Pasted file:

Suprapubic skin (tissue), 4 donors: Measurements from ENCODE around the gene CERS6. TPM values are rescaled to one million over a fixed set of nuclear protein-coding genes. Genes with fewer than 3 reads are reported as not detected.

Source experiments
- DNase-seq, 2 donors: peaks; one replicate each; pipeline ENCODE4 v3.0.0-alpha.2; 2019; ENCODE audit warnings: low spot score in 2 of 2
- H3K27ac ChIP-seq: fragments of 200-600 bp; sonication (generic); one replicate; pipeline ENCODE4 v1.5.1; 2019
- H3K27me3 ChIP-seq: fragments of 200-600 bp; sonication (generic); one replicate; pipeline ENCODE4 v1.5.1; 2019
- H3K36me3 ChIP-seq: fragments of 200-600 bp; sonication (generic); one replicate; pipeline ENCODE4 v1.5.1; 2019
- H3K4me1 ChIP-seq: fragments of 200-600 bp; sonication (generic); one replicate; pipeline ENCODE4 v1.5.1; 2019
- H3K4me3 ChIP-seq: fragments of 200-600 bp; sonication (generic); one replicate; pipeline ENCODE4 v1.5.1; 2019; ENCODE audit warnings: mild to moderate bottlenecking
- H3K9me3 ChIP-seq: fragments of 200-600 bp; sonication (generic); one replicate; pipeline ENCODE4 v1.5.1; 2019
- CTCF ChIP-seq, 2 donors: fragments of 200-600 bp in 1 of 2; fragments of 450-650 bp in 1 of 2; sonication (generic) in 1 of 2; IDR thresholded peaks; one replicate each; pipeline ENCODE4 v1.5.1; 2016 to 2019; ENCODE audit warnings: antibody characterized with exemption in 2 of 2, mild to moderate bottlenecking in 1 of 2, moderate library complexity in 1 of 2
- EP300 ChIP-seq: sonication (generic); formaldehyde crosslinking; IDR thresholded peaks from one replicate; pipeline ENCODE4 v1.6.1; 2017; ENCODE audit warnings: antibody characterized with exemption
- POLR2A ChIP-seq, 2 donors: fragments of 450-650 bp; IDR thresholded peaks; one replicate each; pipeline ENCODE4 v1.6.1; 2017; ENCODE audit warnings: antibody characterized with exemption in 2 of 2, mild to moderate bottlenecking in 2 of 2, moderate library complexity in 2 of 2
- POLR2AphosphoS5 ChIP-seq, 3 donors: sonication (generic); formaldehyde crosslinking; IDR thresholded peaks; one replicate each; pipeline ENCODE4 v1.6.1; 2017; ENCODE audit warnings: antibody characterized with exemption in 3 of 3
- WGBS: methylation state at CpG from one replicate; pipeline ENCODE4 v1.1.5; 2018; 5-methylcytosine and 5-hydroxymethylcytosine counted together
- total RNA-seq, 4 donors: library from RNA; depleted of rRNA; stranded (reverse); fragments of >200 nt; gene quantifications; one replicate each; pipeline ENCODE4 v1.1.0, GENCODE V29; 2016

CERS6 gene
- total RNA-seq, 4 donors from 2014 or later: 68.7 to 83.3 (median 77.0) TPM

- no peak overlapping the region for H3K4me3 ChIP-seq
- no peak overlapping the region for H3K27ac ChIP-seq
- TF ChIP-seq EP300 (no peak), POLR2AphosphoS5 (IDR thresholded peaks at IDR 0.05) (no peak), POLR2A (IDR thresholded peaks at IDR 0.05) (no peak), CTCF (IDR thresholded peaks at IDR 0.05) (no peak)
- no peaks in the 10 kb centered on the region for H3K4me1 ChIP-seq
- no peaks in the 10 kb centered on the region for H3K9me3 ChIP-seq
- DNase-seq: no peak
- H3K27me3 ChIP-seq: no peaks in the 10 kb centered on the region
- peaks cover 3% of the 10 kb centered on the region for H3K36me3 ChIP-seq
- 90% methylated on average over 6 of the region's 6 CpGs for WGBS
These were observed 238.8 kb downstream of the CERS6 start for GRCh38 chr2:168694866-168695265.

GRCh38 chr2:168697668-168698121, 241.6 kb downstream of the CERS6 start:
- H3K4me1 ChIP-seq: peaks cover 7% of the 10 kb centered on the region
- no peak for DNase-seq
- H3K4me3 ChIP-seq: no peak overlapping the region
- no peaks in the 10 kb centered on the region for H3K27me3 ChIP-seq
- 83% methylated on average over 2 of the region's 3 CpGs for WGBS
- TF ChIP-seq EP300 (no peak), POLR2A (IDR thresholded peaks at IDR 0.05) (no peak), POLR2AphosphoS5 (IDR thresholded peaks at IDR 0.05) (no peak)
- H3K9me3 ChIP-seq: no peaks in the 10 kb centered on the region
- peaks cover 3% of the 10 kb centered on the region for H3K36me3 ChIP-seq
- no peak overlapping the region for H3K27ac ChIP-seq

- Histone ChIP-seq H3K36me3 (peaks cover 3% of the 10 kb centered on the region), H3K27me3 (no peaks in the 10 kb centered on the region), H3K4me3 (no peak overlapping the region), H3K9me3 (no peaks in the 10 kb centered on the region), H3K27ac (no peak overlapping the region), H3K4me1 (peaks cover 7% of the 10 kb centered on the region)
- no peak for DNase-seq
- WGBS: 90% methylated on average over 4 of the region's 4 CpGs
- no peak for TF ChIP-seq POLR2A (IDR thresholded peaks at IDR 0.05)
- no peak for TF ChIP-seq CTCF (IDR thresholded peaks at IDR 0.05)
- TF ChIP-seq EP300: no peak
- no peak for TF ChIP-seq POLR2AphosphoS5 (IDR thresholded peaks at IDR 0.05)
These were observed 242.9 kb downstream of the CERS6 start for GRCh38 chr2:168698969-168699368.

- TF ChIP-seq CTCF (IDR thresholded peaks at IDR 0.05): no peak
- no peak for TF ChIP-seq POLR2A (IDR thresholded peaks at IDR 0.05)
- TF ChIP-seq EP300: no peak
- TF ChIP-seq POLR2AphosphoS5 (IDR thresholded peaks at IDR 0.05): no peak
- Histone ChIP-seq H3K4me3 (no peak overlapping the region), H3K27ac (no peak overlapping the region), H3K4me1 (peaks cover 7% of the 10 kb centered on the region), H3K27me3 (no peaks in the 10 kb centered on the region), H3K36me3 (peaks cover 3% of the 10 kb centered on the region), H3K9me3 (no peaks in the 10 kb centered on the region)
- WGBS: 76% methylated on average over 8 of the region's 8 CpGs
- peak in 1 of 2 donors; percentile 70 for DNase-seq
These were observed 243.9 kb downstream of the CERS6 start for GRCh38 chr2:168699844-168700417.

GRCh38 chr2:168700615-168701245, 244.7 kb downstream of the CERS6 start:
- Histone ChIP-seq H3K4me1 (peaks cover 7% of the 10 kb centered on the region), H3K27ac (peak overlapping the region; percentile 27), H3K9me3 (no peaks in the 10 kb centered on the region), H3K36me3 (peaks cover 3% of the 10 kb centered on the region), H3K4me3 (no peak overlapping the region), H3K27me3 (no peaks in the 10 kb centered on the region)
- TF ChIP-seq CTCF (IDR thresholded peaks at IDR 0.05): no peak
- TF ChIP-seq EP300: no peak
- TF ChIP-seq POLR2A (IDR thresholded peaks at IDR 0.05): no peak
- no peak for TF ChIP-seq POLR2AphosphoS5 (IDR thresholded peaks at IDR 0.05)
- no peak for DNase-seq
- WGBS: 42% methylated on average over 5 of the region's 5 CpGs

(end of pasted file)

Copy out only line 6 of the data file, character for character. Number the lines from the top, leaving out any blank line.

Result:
- H3K36me3 ChIP-seq: fragments of 200-600 bp; sonication (generic); one replicate; pipeline ENCODE4 v1.5.1; 2019